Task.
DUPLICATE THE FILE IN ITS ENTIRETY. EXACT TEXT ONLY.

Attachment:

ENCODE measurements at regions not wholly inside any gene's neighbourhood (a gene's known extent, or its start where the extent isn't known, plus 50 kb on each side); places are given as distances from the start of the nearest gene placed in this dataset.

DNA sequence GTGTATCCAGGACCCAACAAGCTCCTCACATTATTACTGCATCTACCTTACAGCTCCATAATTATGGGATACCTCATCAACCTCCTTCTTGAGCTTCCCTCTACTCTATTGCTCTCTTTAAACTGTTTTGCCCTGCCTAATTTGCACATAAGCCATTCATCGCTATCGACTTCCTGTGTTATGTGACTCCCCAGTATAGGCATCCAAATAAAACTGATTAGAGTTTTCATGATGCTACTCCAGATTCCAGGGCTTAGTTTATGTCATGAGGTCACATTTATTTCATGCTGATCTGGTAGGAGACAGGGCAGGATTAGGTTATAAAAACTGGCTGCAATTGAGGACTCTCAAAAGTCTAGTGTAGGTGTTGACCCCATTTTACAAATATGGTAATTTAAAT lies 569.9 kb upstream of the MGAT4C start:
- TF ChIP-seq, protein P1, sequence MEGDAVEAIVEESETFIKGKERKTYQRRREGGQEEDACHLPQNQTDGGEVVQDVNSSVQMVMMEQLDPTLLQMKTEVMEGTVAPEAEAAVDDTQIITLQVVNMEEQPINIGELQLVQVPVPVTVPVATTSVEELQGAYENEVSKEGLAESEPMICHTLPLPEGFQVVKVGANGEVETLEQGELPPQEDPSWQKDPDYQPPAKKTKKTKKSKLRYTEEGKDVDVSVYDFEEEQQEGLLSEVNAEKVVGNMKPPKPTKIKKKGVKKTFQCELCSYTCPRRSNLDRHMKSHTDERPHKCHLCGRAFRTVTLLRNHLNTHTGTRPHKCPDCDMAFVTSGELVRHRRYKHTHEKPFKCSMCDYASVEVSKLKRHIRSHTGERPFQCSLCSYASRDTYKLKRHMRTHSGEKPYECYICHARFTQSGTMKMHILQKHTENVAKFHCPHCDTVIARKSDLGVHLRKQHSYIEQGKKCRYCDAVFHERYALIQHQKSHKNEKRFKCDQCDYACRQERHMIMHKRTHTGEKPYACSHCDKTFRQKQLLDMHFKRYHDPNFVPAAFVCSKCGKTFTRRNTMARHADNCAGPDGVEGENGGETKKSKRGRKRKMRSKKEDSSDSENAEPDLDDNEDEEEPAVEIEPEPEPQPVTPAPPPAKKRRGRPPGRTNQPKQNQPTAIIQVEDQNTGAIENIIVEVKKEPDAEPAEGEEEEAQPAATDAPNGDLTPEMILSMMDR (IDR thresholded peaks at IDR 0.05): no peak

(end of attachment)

ENCODE measurements at regions not wholly inside any gene's neighbourhood (a gene's known extent, or its start where the extent isn't known, plus 50 kb on each side); places are given as distances from the start of the nearest gene placed in this dataset.

DNA sequence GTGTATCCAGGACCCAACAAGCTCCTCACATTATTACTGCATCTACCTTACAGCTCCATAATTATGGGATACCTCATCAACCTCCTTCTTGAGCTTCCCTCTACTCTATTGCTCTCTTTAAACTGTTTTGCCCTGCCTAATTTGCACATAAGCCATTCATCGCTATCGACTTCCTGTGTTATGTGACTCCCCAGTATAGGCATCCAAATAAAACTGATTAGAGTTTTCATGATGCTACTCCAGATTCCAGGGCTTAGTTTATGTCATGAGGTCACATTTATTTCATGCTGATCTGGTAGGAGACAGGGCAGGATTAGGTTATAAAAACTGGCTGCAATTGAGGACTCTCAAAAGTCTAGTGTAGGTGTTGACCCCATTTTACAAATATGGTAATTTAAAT lies 569.9 kb upstream of the MGAT4C start:
- TF ChIP-seq, protein P1, sequence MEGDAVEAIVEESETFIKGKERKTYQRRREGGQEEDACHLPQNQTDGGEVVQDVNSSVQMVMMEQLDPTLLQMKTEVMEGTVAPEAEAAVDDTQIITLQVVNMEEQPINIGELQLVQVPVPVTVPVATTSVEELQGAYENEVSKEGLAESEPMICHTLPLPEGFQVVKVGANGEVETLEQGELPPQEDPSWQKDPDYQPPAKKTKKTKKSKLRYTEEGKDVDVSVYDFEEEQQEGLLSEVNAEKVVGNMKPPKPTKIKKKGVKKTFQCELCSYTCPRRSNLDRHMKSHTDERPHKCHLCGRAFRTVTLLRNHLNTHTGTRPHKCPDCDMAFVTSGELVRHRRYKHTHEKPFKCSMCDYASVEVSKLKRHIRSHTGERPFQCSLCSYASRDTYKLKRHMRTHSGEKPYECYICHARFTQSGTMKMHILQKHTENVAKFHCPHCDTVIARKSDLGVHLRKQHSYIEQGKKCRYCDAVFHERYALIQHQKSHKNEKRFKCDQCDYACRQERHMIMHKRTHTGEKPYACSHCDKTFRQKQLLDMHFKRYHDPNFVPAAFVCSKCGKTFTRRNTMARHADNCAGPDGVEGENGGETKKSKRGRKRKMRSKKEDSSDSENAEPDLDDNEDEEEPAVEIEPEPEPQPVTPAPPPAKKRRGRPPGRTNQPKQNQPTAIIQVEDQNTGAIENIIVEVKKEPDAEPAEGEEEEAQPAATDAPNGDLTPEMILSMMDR (IDR thresholded peaks at IDR 0.05): no peak